December 05, 2016

Fact-checking Gov. Rick Scott's claim about invention of Obamacare



Donald Trump’s White House win gave Florida Gov. Rick Scott a powerful ally in his fight against Obamacare.

In a Nov. 30 op-ed in USA Today, the former hospital executive reiterated his 2010 campaign pledge to fight for repeal of the federal health care law.

"Other than President Obama and a few stragglers, everyone now realizes that Obamacare was a terrible notion," wrote the Republican governor. "It was sold on a lie. It was invented by liberal academic theorists who have no interaction with real families and businesses and therefore it doesn’t work."

Scott’s piece leaves out that the Affordable Care Act of 2010 is based on ideas from not just Democrats but also Republicans.

Keep reading from PolitiFact Florida


November 28, 2016

Eight months after losing confirmation fight, Armstrong leaves DOH


Since March, when it was clear the Senate would not confirm him as state surgeon general, Dr. John Armstrong has continued to cash a paycheck while on medical leave as deputy secretary of health.

On Nov. 21, he finally left the Department of Health.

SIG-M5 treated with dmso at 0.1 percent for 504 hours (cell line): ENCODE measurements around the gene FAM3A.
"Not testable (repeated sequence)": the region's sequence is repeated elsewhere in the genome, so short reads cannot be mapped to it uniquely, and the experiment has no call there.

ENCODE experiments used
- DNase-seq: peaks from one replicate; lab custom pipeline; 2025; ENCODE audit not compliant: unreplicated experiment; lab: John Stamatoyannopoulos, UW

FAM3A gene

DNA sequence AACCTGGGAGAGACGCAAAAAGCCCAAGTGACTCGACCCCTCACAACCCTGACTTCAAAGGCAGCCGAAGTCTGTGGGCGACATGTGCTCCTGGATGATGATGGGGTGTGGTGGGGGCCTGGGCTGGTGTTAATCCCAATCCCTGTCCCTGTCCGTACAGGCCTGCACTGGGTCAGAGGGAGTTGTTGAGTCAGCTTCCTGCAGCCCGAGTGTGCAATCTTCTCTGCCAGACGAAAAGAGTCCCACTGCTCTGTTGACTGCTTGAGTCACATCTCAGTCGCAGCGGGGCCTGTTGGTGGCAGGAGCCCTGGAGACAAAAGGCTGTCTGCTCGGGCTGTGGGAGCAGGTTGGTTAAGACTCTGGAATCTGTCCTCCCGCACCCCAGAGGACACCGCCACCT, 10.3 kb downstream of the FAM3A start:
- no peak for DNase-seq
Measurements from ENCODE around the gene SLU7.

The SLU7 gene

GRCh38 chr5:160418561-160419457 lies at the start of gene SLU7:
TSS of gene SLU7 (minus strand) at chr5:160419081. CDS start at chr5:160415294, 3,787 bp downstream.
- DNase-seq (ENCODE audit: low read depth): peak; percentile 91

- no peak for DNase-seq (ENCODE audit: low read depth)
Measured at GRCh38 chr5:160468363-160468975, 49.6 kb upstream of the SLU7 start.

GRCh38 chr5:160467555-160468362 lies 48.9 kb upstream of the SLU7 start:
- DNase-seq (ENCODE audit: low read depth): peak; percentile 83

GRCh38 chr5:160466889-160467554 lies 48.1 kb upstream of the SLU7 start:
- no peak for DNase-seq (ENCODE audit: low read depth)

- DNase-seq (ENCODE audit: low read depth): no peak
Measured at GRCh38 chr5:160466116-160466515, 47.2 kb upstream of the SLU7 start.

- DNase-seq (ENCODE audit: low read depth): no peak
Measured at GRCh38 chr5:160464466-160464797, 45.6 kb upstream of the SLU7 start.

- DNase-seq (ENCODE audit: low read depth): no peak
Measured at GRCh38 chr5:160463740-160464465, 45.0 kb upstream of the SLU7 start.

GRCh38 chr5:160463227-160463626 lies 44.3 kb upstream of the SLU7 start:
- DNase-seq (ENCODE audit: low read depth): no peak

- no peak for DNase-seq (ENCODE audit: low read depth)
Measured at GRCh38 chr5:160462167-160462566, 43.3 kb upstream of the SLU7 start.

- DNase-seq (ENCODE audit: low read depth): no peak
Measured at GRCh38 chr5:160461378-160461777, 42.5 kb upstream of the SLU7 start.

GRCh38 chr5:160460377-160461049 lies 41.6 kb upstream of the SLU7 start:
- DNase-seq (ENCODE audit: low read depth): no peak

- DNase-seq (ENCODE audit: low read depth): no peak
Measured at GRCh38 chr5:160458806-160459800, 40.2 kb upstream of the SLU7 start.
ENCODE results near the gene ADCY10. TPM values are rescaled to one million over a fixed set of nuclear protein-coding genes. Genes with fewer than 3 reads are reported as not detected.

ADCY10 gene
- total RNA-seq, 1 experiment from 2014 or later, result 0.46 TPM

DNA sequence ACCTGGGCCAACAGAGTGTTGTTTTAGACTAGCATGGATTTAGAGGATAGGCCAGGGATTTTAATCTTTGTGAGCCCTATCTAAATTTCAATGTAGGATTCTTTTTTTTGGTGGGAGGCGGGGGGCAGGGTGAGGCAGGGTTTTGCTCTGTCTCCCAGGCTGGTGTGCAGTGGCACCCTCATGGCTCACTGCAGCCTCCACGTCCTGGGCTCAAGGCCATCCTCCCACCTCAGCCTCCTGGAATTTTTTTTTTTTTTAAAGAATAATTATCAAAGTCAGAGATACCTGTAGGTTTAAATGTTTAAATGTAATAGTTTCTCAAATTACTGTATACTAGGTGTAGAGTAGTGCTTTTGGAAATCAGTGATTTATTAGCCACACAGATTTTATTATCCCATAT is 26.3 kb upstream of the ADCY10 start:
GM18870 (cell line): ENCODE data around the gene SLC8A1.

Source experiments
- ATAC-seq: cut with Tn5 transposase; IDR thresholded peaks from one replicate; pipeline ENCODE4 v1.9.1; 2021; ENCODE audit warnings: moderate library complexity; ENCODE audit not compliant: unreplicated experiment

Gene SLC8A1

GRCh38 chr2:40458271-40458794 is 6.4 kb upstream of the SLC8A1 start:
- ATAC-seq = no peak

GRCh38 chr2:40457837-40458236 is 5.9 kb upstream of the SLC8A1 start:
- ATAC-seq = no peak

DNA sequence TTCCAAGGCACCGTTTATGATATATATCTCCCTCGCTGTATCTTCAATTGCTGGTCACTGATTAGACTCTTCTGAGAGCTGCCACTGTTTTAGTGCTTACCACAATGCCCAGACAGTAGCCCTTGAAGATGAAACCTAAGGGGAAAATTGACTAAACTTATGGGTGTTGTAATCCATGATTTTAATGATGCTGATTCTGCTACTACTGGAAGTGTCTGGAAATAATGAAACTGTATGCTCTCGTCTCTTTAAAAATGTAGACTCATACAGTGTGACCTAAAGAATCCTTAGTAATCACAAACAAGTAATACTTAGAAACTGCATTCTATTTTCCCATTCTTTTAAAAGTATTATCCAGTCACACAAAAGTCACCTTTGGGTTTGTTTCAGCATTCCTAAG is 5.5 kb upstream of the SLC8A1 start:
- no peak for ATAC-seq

The state announced Monday that Michele Tallent will officially take over the role of deputy secretary of health for administration after holding the job on an acting basis since January.

Tallent, who previously ran DOH's budget office and was Gov. Rick Scott's top adviser on the health and human services budget, will oversee the administrative functions of DOH. Her salary is $120,999.

"(Tallent's) years of service and extensive experience with finance and management will help ensure the department’s capacity to provide essential public health services," said Dr. Celeste Philip, the current surgeon general, in a statement Monday.

Armstrong has been undergoing treatment for colon cancer diagnosed last year. He continued to receive a $119,000 paycheck and benefits while on medical leave.

The state surgeon general and secretary of health from 2012, Armstrong left the job in March of this year, facing a state Senate that would not confirm him. Some senators criticized the department's handling of medical marijuana policy, the removal of sick children from a state-run health insurance program and cutbacks in county health departments that accompanied apparent rises in new HIV cases.

November 17, 2016

Scott meets president-elect inside Trump Tower


Florida Gov. Rick Scott said once again Thursday that he's not interested in serving in President-elect Donald Trump's administration, after meeting privately with Trump in New York.